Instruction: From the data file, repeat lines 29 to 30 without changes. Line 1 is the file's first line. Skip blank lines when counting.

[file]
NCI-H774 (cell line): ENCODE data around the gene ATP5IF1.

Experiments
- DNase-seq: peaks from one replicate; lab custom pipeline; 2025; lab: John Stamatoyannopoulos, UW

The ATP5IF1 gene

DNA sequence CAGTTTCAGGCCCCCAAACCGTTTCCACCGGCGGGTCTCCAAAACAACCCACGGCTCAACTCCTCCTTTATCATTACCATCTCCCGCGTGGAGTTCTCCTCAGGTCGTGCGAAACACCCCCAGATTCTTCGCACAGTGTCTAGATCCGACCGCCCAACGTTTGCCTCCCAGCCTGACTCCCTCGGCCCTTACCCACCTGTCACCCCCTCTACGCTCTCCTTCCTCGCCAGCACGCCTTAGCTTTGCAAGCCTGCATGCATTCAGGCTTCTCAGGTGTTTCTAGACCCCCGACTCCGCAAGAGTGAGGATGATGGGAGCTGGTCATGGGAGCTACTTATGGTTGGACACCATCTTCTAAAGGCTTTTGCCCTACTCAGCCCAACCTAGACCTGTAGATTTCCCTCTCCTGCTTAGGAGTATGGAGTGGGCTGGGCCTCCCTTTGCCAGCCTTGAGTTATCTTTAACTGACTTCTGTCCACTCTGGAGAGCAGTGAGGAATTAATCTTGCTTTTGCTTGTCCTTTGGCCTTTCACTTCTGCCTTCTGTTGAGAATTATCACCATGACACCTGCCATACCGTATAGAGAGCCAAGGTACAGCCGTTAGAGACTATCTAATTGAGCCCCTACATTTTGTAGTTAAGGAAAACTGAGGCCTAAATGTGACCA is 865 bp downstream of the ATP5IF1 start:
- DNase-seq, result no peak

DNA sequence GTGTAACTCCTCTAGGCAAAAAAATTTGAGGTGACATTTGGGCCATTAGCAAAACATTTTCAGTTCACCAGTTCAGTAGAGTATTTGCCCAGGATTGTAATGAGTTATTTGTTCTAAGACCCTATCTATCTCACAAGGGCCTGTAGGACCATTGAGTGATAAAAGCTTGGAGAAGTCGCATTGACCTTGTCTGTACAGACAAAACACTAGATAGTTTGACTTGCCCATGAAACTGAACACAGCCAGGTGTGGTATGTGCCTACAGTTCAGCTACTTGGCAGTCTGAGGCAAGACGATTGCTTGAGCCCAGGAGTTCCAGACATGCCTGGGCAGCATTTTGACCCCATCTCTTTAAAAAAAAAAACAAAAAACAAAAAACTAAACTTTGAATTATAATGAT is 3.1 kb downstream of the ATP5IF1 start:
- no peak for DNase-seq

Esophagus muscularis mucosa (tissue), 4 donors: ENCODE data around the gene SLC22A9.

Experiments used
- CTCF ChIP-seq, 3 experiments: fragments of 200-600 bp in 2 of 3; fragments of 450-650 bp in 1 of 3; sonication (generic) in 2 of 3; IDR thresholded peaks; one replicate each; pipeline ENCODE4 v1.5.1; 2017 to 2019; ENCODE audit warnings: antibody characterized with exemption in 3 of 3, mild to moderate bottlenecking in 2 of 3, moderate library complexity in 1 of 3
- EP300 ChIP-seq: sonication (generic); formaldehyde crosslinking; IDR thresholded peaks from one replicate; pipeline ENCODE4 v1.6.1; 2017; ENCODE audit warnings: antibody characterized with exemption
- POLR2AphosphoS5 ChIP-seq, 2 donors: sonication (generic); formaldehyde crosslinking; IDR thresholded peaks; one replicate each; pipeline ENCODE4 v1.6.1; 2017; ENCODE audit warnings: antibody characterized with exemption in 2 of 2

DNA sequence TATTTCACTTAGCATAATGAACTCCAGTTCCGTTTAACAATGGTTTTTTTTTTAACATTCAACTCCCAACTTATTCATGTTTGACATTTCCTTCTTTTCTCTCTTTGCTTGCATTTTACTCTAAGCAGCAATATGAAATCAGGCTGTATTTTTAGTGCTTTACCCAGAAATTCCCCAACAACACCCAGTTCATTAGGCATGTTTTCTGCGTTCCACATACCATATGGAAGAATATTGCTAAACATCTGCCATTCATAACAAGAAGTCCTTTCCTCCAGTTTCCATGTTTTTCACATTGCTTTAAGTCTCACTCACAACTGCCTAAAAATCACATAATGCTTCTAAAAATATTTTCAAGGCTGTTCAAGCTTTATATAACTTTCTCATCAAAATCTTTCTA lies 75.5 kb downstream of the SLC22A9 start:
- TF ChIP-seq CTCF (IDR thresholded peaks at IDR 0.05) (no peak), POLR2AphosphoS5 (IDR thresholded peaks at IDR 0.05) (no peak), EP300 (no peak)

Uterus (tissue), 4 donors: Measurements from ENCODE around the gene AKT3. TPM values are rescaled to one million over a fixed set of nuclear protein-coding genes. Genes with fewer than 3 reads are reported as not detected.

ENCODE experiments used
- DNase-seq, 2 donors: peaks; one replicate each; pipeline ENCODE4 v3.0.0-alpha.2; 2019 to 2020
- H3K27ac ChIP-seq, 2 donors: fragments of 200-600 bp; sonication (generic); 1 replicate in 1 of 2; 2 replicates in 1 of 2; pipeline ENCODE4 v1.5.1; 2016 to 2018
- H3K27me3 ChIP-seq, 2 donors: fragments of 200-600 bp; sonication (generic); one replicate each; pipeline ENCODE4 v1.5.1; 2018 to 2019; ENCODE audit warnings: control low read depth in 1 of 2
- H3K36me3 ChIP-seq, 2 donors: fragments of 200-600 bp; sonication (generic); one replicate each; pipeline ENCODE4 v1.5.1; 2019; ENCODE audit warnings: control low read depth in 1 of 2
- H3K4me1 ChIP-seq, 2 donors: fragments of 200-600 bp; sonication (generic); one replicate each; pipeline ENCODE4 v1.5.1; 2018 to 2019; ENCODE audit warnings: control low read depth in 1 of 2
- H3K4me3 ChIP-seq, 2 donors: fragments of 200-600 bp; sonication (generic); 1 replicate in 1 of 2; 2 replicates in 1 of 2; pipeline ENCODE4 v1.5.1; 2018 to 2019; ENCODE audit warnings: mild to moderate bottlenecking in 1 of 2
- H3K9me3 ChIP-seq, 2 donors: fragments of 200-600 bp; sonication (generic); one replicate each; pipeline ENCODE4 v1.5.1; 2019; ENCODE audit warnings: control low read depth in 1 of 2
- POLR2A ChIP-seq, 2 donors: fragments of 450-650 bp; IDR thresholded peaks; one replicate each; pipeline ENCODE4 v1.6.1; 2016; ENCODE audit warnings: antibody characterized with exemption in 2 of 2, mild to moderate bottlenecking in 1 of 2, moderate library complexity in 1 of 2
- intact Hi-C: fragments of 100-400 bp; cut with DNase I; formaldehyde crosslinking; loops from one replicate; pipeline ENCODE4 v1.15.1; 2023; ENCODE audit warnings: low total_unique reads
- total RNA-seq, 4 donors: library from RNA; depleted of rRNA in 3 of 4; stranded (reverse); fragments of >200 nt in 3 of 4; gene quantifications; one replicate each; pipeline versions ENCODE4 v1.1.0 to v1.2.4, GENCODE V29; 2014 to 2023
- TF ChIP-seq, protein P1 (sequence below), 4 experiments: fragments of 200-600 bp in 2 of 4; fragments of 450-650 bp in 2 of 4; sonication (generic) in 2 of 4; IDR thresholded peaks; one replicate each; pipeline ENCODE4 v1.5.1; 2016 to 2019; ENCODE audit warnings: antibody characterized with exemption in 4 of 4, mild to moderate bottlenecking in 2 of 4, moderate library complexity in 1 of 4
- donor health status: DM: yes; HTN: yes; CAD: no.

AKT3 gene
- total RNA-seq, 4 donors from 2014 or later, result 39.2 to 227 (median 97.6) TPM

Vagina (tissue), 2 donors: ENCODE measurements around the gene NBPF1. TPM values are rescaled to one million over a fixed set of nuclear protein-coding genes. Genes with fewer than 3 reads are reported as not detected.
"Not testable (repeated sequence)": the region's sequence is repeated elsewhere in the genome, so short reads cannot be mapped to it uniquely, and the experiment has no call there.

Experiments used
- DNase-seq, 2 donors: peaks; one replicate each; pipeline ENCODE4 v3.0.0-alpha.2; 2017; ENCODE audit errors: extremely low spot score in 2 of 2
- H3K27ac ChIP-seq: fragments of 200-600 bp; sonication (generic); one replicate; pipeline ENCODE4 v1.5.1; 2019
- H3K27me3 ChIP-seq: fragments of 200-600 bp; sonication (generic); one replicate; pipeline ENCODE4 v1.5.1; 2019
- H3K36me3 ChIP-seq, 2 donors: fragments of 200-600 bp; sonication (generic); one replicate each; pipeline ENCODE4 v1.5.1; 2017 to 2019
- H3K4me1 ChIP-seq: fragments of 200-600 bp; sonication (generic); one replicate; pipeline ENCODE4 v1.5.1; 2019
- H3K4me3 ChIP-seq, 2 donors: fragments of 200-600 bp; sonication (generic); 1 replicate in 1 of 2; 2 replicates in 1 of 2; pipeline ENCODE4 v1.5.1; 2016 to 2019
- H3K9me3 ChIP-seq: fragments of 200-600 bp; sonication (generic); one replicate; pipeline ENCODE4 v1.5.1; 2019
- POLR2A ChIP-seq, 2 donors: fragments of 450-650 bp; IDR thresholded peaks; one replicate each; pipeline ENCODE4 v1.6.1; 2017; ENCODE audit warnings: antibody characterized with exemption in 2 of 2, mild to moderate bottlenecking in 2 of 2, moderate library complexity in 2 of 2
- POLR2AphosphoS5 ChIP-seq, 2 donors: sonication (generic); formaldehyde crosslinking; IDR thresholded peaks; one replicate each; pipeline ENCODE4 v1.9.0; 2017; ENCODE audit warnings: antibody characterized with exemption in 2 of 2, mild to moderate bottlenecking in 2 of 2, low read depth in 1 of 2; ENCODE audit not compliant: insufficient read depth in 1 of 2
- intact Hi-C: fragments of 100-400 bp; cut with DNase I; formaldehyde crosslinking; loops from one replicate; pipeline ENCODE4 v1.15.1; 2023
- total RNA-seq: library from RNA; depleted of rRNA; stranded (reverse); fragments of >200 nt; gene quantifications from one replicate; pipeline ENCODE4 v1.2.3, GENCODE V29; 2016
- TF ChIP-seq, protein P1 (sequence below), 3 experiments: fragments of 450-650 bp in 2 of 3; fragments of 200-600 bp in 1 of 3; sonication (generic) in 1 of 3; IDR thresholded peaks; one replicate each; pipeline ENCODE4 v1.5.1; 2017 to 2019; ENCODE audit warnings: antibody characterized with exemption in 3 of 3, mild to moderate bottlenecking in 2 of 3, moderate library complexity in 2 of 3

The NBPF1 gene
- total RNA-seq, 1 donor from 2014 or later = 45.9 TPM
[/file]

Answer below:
- donor health status: DM: yes; HTN: yes; CAD: no.

AKT3 gene